by Daniel Defoe
We've got your back. With the Tough-O-Meter, you'll know whether to bring extra layers or Swiss army knives as you summit the literary mountain. (10 = Toughest)
(6) Tree Line
Let's face it. The Tough-O-Meter goes up a bit every time we move back a century. It almost has to: in older books, the language is less familiar, the prose is more complicated, and the stories reflect increasingly unfamiliar societies. Moll Flanders was published in 1722, so that's almost 300 years of toughness to catch up on. Who says stuff like "thither" anymore?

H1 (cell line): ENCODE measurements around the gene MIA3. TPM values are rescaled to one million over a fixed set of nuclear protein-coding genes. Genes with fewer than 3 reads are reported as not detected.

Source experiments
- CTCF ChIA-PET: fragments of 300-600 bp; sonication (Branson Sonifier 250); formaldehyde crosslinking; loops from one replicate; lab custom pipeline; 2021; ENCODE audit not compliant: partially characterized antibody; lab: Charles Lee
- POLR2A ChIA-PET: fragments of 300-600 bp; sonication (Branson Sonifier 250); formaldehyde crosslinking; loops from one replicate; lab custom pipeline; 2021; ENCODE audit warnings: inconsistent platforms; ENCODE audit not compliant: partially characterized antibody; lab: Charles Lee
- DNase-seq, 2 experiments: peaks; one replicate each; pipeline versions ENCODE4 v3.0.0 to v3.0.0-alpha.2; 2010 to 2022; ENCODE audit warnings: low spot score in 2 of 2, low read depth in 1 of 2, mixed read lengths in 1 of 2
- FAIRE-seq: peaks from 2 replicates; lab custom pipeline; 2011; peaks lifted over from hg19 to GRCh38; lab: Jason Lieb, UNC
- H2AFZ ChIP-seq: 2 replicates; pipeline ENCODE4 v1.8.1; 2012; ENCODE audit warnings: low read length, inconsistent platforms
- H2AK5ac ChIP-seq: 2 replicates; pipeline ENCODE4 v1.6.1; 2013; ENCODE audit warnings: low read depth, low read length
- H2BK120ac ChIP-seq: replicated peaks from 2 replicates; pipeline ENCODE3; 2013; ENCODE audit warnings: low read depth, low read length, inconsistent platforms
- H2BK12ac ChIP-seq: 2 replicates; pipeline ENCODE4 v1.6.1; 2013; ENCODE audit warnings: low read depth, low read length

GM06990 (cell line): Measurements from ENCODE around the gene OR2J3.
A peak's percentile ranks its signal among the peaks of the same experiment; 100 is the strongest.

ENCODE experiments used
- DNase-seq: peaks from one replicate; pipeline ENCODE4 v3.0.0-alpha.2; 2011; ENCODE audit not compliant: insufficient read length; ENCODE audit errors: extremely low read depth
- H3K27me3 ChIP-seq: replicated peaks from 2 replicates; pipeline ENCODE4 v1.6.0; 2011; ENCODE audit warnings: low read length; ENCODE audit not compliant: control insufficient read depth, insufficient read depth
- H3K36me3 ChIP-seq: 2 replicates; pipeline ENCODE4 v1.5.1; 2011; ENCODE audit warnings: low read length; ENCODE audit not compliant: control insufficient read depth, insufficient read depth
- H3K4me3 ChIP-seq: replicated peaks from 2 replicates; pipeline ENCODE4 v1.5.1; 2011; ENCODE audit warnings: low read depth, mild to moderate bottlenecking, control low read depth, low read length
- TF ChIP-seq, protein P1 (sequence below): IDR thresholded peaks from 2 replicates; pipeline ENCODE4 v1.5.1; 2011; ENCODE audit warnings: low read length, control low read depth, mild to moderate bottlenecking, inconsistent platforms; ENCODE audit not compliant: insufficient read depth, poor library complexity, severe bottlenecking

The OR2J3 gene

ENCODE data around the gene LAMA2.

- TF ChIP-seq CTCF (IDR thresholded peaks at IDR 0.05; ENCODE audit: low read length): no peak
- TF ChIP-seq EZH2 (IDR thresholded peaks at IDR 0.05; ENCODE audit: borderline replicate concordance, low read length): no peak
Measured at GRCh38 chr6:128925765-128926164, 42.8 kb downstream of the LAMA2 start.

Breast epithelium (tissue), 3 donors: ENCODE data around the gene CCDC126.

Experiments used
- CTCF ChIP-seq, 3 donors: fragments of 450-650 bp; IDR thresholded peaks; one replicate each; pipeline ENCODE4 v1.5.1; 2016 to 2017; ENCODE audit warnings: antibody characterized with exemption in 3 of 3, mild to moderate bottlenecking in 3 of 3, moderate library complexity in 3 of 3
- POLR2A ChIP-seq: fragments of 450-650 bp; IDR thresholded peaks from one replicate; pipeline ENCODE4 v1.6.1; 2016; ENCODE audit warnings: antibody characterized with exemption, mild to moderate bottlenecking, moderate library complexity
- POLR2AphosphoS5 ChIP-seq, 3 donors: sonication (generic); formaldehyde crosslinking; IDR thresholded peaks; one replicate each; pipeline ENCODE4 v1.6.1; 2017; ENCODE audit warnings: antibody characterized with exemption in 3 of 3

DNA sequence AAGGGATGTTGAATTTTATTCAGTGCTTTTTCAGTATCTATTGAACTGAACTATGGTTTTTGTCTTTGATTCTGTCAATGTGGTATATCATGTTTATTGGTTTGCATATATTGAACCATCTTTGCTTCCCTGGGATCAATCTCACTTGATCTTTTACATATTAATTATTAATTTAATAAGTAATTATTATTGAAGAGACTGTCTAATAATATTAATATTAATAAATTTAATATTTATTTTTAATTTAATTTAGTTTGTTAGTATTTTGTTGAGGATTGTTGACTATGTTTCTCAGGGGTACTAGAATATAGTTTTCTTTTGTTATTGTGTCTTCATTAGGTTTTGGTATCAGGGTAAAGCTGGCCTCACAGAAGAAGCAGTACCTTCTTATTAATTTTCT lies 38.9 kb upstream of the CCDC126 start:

To make it even trickier, the book isn't divided into chapters. There are no easy places to stop reading so you can go get a snack. Oh, and most characters can't be identified by name. (For more on this, see "Tools of Characterization: Names.") The combination of eighteenth-century language and eighteenth-century organization lands this book on the tougher end of the tough-o-meter.